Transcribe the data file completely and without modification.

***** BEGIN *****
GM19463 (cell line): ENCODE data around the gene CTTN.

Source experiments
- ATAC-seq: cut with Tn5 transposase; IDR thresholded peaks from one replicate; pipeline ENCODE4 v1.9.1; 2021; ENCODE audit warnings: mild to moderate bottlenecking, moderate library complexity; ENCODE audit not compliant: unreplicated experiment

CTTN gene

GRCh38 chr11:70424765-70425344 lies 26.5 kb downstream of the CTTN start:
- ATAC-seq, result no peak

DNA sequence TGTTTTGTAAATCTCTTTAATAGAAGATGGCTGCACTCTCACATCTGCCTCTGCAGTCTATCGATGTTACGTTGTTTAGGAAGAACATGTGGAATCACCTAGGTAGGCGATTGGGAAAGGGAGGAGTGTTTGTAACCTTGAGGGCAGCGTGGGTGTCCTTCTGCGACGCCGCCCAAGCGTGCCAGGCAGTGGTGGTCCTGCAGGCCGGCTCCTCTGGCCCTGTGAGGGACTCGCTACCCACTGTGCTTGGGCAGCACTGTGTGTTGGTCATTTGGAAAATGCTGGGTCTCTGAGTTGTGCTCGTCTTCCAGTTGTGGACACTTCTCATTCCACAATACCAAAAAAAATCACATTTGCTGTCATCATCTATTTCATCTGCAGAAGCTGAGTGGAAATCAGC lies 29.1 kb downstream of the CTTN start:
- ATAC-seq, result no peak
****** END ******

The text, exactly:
GM19463 (cell line): ENCODE data around the gene CTTN.

Source experiments
- ATAC-seq: cut with Tn5 transposase; IDR thresholded peaks from one replicate; pipeline ENCODE4 v1.9.1; 2021; ENCODE audit warnings: mild to moderate bottlenecking, moderate library complexity; ENCODE audit not compliant: unreplicated experiment

CTTN gene

GRCh38 chr11:70424765-70425344 lies 26.5 kb downstream of the CTTN start:
- ATAC-seq, result no peak

DNA sequence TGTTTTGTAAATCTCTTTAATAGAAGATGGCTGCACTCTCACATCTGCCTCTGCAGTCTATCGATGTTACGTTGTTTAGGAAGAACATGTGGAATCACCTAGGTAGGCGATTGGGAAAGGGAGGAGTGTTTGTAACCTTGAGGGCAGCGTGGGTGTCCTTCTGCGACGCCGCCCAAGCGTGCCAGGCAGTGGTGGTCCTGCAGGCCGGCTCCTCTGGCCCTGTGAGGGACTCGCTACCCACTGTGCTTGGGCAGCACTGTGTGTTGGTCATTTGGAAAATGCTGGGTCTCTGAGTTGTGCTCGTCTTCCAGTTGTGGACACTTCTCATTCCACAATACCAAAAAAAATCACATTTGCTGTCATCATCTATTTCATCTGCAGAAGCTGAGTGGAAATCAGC lies 29.1 kb downstream of the CTTN start:
- ATAC-seq, result no peak